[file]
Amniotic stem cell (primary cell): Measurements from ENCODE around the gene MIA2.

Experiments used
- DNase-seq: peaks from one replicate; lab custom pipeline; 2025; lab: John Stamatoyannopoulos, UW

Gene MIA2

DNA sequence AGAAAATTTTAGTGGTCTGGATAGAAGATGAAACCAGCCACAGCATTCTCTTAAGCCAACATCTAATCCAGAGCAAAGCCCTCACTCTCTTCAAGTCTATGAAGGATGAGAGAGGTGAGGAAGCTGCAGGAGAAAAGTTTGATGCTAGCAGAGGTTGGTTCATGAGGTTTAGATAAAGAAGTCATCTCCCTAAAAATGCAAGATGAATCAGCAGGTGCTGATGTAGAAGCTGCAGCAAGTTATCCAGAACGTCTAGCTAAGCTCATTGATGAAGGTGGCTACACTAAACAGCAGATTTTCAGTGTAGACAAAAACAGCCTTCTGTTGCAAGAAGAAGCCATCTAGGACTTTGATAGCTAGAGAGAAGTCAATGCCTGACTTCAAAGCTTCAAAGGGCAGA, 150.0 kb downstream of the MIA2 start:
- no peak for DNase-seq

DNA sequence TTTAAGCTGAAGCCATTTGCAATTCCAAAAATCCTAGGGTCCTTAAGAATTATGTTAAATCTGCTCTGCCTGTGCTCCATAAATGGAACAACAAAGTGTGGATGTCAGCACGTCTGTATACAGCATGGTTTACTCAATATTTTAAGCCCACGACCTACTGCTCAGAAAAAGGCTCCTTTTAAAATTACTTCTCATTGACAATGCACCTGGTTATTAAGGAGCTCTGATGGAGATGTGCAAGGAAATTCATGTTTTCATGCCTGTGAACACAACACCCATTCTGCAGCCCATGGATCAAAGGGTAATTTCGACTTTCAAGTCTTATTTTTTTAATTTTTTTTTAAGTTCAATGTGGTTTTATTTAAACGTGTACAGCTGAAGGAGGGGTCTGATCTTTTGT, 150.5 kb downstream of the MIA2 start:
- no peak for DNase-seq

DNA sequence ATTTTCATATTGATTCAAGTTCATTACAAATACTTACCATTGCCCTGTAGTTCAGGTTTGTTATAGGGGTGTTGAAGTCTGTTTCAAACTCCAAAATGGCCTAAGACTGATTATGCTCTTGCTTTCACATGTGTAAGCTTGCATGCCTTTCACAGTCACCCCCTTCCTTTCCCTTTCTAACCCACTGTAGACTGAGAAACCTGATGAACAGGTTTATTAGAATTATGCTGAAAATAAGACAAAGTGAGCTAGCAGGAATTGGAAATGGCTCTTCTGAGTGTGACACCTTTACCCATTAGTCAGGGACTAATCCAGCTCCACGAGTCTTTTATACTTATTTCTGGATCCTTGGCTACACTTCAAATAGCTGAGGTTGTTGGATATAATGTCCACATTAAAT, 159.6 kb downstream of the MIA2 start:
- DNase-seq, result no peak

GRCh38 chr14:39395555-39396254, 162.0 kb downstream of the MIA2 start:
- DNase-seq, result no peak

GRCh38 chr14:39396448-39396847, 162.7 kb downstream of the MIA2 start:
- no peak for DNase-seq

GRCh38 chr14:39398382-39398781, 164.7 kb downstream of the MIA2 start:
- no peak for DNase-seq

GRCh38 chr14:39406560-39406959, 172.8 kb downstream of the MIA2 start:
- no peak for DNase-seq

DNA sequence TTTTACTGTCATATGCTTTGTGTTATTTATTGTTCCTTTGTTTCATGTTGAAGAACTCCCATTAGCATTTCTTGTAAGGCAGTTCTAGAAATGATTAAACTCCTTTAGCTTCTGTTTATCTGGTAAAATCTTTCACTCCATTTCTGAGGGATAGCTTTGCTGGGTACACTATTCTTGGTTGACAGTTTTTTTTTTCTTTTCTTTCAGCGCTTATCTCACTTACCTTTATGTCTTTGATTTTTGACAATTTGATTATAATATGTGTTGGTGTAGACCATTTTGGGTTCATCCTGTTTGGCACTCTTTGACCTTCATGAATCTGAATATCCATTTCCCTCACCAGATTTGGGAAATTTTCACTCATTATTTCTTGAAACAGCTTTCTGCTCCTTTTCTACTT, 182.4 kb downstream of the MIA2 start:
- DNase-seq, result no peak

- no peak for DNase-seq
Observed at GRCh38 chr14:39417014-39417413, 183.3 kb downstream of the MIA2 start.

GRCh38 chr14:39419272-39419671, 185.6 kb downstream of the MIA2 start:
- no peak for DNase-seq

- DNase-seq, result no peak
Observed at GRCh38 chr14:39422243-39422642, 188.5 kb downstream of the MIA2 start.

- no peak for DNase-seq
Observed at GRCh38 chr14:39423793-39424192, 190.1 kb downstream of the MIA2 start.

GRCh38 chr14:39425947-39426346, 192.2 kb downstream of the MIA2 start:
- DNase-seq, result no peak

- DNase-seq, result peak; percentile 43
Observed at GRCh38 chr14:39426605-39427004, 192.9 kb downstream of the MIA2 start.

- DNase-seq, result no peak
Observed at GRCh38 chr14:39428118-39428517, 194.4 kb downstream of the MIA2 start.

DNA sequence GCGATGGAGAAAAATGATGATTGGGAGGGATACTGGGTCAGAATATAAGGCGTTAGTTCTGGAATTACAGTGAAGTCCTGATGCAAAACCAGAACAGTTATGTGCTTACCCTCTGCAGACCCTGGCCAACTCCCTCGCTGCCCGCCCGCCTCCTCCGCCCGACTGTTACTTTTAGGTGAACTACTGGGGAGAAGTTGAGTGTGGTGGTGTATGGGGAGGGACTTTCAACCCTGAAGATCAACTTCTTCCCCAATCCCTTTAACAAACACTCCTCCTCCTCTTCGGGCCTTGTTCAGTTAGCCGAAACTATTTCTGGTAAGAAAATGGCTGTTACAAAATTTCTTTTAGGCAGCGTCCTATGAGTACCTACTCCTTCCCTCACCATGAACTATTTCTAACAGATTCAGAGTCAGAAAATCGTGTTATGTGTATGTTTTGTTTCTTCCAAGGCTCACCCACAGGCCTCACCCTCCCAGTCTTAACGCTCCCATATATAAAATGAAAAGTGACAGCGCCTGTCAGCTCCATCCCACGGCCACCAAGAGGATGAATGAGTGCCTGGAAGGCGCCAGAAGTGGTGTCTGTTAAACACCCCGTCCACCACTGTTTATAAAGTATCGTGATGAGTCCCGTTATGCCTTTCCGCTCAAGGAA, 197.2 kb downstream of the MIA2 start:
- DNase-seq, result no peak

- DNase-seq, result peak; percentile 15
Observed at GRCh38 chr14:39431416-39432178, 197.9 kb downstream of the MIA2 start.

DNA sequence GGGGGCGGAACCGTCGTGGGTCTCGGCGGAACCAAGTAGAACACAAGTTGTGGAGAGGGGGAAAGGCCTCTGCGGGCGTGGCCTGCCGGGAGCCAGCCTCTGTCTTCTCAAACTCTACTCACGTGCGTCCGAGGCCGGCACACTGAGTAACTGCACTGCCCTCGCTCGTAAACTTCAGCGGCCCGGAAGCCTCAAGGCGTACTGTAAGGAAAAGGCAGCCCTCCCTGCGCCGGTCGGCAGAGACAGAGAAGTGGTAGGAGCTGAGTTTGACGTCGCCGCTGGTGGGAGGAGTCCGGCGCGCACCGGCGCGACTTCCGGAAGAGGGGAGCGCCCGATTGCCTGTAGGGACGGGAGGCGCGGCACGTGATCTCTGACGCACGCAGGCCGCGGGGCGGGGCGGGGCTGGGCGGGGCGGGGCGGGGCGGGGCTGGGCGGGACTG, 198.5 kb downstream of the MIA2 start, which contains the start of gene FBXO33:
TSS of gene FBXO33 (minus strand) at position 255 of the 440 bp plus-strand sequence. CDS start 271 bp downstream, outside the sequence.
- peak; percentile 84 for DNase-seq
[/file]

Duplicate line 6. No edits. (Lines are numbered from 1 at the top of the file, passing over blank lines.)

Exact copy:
- no peak for DNase-seq